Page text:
Gamesworkshop is a company that makes model soldiers and board-based games. Based in Nottingham, the business has seen incredible growth rates over the past two years – becoming the best performing stock on FTSE’s all-share index for 2017, with share prices increasing 500% since 2016 and revenue increasing from £118m to £220m over the same period.
So what’s been driving this meteoric success?
The success of Gamesworkshop mirrors the success of other B2C and online retailers over traditional B2B, whole-sale models.
Now-a-days, people tend to look online for product purchases – especially niche products like wargaming – and Gamesworkshop is aware of this. 71% of their sales come from online, and 75% of all sales come from over-seas markets and are distributed from either Nottingham, Tennessee, or Sydney.
Considering this trend towards online sales, Gamesworkshop has a nuanced view towards their physical stores. Instead of seeing them as primarily a vendor based market place to sell to consumers, the company prefers to instead see them as ‘recruiting grounds’ for new customers – with the hope of driving repeat sales after the customer has left the store.
The company also seems to have a genuine love for a) the product they produce, and b) the customers who buy it. In a world where massive companies seem only interested in profit margin, and are fully willing to let the quality of their product slip as a result (think annualised, repetitive video games such as Call of Duty, or films such as Iron Man or the Avengers), it is refreshing to see a company that puts its focus on quality of product an service doing so well as a result of it.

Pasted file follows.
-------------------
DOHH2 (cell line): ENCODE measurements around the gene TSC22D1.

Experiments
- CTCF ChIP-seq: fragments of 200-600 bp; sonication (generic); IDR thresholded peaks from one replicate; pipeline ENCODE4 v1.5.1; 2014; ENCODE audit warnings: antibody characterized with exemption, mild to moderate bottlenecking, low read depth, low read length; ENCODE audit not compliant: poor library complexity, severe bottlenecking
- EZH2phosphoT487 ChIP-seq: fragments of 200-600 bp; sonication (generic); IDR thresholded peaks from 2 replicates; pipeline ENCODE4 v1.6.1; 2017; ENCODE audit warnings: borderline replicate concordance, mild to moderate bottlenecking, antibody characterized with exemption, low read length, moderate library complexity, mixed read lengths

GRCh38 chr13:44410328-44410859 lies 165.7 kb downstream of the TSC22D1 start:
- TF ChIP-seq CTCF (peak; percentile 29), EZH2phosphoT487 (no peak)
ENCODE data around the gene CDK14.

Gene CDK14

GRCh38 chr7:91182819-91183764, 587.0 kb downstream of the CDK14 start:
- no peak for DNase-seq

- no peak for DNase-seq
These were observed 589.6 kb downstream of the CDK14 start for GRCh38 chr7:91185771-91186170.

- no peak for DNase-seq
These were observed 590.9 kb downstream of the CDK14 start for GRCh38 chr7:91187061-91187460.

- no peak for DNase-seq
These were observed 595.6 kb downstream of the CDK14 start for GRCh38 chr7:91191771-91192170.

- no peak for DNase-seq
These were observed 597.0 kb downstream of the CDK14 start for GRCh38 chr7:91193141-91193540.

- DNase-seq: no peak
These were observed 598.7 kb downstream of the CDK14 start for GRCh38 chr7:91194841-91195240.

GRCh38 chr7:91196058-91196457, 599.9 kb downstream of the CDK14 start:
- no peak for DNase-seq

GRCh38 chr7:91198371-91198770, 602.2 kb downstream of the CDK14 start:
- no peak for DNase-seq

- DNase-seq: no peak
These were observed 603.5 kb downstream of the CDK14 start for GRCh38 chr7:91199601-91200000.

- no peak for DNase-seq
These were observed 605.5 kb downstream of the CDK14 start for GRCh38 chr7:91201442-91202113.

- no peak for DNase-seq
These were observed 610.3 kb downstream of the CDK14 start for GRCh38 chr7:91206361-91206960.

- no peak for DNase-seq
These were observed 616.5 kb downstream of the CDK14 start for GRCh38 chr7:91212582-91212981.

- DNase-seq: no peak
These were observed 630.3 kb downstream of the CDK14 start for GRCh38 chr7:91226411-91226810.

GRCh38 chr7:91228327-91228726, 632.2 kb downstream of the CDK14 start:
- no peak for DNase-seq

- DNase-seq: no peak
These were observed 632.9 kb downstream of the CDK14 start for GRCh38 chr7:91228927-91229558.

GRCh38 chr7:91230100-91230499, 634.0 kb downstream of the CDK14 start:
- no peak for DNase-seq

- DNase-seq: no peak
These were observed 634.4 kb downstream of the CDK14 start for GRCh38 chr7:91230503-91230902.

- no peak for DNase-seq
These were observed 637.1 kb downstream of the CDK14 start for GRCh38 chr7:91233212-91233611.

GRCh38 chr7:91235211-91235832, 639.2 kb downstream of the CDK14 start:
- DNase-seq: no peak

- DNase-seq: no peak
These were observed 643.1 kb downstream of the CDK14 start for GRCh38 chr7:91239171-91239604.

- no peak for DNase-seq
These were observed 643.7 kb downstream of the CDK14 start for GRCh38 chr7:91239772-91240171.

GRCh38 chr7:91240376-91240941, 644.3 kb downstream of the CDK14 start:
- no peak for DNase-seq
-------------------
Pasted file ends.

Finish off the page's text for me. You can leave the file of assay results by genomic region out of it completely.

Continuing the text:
Perhaps other companies should take a note from Gamesworkshop and stop mercilessly ramming marketing materials for money-grabbing products down the necks of consumers and take the time to understand their customers and products, and adapt their strategy to benefit both equally.
(None of this excuses the price of Gamesworkshop products – a single model can set you back £22.50)
The company, which owns the Warhammer franchise but produces dozens of different games, saw pre-tax profits reach £74.5m, up from £38.4m